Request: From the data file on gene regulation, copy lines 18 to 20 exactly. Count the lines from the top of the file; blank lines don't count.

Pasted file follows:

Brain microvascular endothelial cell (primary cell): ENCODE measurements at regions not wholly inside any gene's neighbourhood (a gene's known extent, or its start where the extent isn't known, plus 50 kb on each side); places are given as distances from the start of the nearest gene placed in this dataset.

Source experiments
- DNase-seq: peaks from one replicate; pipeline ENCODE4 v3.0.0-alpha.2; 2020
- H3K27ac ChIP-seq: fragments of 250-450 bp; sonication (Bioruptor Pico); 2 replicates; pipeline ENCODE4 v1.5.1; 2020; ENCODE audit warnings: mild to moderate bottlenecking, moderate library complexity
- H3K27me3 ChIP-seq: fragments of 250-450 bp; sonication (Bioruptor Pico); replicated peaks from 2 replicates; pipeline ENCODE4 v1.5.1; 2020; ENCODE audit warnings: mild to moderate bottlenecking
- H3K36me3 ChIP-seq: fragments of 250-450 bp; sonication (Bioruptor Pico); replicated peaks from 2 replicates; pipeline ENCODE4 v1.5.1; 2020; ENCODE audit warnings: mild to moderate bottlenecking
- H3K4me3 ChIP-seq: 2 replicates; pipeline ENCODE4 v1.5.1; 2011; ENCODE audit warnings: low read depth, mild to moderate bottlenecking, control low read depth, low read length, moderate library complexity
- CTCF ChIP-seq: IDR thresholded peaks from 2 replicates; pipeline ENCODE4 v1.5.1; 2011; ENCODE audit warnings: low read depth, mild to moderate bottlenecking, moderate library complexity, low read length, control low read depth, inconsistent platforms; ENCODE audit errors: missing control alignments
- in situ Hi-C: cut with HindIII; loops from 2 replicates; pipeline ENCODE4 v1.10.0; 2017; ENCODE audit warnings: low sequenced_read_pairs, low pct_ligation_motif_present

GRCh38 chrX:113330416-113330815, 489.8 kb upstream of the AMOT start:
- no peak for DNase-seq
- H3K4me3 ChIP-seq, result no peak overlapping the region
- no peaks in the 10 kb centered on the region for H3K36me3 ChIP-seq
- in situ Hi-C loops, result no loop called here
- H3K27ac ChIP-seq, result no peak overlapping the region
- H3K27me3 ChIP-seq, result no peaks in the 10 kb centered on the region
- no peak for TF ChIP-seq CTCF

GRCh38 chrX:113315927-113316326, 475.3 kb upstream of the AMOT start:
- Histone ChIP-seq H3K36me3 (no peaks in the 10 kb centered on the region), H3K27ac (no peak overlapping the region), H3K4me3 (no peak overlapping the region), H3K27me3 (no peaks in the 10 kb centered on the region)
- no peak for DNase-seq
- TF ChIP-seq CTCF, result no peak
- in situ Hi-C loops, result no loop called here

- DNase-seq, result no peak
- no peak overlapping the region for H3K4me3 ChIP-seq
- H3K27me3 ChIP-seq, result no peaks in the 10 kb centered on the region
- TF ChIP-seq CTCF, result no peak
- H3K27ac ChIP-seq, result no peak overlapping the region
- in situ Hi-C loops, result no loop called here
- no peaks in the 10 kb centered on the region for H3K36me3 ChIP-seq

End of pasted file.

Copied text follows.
GRCh38 chrX:113315927-113316326, 475.3 kb upstream of the AMOT start:
- Histone ChIP-seq H3K36me3 (no peaks in the 10 kb centered on the region), H3K27ac (no peak overlapping the region), H3K4me3 (no peak overlapping the region), H3K27me3 (no peaks in the 10 kb centered on the region)
- no peak for DNase-seq